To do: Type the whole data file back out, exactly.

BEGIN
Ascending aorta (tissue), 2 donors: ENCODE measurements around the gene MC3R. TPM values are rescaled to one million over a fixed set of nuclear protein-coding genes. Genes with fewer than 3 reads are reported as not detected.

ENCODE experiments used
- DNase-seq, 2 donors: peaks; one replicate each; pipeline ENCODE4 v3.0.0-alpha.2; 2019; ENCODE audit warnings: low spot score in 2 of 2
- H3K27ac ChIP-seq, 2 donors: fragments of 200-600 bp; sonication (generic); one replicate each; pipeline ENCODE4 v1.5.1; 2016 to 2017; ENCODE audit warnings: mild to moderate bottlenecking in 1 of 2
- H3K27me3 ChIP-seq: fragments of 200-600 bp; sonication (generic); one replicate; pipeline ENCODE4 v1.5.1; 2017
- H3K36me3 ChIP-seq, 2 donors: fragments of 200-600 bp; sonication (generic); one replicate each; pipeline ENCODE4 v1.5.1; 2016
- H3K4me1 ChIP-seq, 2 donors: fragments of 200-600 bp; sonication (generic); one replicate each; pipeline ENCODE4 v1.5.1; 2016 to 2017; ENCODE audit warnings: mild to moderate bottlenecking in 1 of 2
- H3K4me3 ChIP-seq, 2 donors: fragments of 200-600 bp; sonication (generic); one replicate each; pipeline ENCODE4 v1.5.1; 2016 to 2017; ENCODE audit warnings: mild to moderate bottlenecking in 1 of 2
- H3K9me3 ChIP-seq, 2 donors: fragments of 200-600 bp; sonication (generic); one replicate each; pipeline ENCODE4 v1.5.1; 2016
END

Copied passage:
Ascending aorta (tissue), 2 donors: ENCODE measurements around the gene MC3R. TPM values are rescaled to one million over a fixed set of nuclear protein-coding genes. Genes with fewer than 3 reads are reported as not detected.

ENCODE experiments used
- DNase-seq, 2 donors: peaks; one replicate each; pipeline ENCODE4 v3.0.0-alpha.2; 2019; ENCODE audit warnings: low spot score in 2 of 2
- H3K27ac ChIP-seq, 2 donors: fragments of 200-600 bp; sonication (generic); one replicate each; pipeline ENCODE4 v1.5.1; 2016 to 2017; ENCODE audit warnings: mild to moderate bottlenecking in 1 of 2
- H3K27me3 ChIP-seq: fragments of 200-600 bp; sonication (generic); one replicate; pipeline ENCODE4 v1.5.1; 2017
- H3K36me3 ChIP-seq, 2 donors: fragments of 200-600 bp; sonication (generic); one replicate each; pipeline ENCODE4 v1.5.1; 2016
- H3K4me1 ChIP-seq, 2 donors: fragments of 200-600 bp; sonication (generic); one replicate each; pipeline ENCODE4 v1.5.1; 2016 to 2017; ENCODE audit warnings: mild to moderate bottlenecking in 1 of 2
- H3K4me3 ChIP-seq, 2 donors: fragments of 200-600 bp; sonication (generic); one replicate each; pipeline ENCODE4 v1.5.1; 2016 to 2017; ENCODE audit warnings: mild to moderate bottlenecking in 1 of 2
- H3K9me3 ChIP-seq, 2 donors: fragments of 200-600 bp; sonication (generic); one replicate each; pipeline ENCODE4 v1.5.1; 2016